From what we value at the Community Foundation, Bayer Farm is not just a program that you’re going to track outcomes to show it was a good investment. It’s so much deeper than that, and I can think of one program, the iRead Outside program that’s based there – it’s just the perfect example of how LandPaths takes an idea from what the Community Foundation sees – we know that kids need to read with their parents – and multiplies it by so much, and brings the heart of LandPaths into the program, and suddenly you have iRead Outside and you’re coupling it with distribution of food from the Redwood Empire Food Bank, and families are feeling held, and that they belong, and they’re learning to connect with their kids. Then you bring in the group that made and donated quilts for each family to read on, and you see that everything is an opportunity for partnership, and everything is an opportunity to deepen the meaning of the project. I drove by the YMCA a few days ago and remember that LandPaths had put up an iRead photo show, so everybody at the Y could see the kids in nature, sitting on the quilts, reading – with parents and kids in their laps and a book. It was so beautiful. I just love that these things continue beyond our initial resources, so that they become a part of the organization and have a life beyond when we are able to continue funding. 

I am also fond of Bayer Farm from a time I’ll always remember. Once when I was there for a meeting with Omar (Gallardo),Craig (Anderson), and Lee (Hackeling), and we were having lunch, a giant walnut fell on my head and it was like a great moment – “Yes, you’ve selected me, walnut tree!” 

The science is hugely inspiring to me right now, because scientists are saying things like “we can’t perfectly predict how systems are going to adapt and change. We don’t want to try to predict and get it wrong. So instead, we should just protect at least 30 to 50 percent of natural systems in a diversity of topography and climate and sun exposure and water availability, so as the systems change in these ways we can’t understand, there’s enough room to adapt.” 

It’s a conservative approach to say 30%, but that number being said publicly, and in a political context, is amazing. And in places that are more progressive like the Bay Area, they’re setting 50% by 2050 goals! It’s not going to perfectly save every species, but it is such a relief as a direction to move in – as somebody who is a land conservation professional, I think “ok I could do that, just get lots of land protected and focus on that as the way to stay resilient and adaptive to climate change.” I know climate change is huge, and I’m super scared myself, but this idea is something we can actually sink our teeth into in a way that is completely consistent with what the voters intended for our district.  

The land itself, the natural systems and the rural agricultural systems, it’s a part of our community character, the fabric of our community, part of what Sonoma County means and stands for . . . so that the idea of the natural land and open space and rural landscapes being converted to other types of uses or developed or impacted – this is what drives me to work hard to ensure that’s not the case for the majority of these places.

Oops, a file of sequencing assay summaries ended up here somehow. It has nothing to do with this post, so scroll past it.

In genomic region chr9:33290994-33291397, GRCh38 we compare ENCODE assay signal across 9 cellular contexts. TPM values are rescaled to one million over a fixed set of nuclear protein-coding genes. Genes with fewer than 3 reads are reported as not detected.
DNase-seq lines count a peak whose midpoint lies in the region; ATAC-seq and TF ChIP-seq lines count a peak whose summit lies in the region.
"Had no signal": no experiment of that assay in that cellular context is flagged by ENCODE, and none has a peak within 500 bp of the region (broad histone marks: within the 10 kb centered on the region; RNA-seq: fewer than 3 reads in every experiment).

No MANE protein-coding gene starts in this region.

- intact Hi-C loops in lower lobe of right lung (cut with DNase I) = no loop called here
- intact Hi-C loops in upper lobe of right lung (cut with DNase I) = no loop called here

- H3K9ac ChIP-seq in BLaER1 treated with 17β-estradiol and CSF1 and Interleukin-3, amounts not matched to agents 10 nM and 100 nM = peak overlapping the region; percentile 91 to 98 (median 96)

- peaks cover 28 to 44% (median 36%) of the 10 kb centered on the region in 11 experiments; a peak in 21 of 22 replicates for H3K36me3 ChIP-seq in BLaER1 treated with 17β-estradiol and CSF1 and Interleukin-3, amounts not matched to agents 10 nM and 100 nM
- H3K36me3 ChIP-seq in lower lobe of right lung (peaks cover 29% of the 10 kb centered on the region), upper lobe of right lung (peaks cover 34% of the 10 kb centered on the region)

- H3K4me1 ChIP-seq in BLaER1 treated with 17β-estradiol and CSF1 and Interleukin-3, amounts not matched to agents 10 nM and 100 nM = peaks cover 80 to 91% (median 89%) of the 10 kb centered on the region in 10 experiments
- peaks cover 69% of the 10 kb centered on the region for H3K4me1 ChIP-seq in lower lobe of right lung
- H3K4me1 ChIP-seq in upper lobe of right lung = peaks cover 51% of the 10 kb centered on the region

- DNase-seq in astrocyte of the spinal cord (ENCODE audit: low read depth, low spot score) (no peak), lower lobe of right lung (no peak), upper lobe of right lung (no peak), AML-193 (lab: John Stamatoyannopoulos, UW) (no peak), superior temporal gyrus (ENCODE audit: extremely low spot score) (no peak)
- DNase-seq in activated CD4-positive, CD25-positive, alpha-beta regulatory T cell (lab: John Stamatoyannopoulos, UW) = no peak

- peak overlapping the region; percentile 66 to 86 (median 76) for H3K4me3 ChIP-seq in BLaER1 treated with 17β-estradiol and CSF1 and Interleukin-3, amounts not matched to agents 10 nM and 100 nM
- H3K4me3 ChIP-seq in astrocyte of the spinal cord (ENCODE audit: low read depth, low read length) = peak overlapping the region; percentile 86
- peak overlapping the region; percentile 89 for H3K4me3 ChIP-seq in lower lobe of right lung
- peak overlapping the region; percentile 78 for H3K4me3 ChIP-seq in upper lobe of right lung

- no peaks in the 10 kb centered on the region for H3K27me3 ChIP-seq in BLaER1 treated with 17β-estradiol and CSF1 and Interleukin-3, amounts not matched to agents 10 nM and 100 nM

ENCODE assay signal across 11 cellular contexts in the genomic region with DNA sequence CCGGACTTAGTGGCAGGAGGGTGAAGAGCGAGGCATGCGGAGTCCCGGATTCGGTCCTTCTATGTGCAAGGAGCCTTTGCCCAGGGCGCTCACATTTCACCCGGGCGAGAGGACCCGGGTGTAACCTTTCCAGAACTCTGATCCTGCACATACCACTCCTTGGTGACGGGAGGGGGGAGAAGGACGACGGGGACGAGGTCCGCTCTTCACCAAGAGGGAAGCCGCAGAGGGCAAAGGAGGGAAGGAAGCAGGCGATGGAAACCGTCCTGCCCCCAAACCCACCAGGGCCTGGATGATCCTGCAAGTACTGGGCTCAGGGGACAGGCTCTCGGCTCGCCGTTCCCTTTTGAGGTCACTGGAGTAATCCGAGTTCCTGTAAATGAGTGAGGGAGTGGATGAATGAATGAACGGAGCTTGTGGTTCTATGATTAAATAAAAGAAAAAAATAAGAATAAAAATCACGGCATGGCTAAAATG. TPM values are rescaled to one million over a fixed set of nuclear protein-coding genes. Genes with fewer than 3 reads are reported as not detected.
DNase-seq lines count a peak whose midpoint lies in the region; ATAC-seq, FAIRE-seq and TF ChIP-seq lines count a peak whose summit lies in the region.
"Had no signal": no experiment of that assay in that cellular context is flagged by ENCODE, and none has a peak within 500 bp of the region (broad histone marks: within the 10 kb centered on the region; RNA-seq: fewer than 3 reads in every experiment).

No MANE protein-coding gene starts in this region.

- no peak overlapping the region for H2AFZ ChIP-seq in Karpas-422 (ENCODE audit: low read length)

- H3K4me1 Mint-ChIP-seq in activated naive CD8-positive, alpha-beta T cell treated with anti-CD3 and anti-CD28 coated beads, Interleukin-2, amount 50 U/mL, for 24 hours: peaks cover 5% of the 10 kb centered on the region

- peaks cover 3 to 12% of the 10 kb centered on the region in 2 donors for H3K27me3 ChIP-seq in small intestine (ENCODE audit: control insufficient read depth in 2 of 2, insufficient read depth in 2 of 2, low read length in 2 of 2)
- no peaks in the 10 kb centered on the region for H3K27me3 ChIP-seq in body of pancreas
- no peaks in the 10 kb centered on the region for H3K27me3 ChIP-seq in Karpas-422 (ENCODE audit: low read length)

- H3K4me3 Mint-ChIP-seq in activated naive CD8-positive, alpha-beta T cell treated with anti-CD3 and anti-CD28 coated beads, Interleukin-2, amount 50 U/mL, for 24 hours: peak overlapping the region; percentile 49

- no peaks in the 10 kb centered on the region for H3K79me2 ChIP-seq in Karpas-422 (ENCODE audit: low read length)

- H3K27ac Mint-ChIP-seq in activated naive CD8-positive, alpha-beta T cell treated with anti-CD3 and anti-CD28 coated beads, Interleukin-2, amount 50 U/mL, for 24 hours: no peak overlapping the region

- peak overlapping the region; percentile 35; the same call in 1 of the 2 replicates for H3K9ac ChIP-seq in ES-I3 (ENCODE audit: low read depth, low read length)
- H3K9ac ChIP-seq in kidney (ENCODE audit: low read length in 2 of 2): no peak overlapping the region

25 years from now, what do you hope LandPaths and the Community Foundation’s impact will look like in Sonoma County. 

With the foundation that has been laid in the first 25 years, in the next 25 I see that coming into real fruition. If you use the analogy of a young person’s first 25 years – this is when they’re establishing their values, their purpose, and their passions. Then when they are 25 to 50, that’s when they really realize those things and bring them to fruition. For LandPaths, I see a real continuity and expansion of the foundation that has been laid in the first 25 years. What I imagine will come next is the perfect combination of land stewardship and land acquisition, alongside fostering a love of that land, and bringing people into the land that may not see themselves there, may not have the resources to get there.  

Also in these coming years, I really see LandPaths being primary in the learning that has been fundamental and growing around the damage we have done and the reparations we need to make with the Indigenous people, from whom the land we are sitting was colonized and taken. I really see LandPaths as primary in learning from, learning with, growing with those original peoples of these lands, and expanding the community’s awareness of the value of the indigenous practices, the value of the knowledge of the land, and how that can help all of us become better stewards of the land and more deeply connected. I see that as a piece of what you do, there’s an awakening for many around the reparations we need to make and the opportunity to learn. 

I’ve talked a lot about mission and values and operationalizing those values – I wouldn’t want to miss that there’s something so joyful about LandPaths, something playful and effervescent! After 25 years, you can get stodgy and stuck in your ways, but there’s something so vivacious about the organization, so fresh! It’s not easy not to get bogged down, and I admire the whole organization for this. I admire how diverse the staff is, I admire the risks that have been taken, and I admire that you are all still playful and lovely as human beings! 

Thank you supporting our mission to foster a love of the land.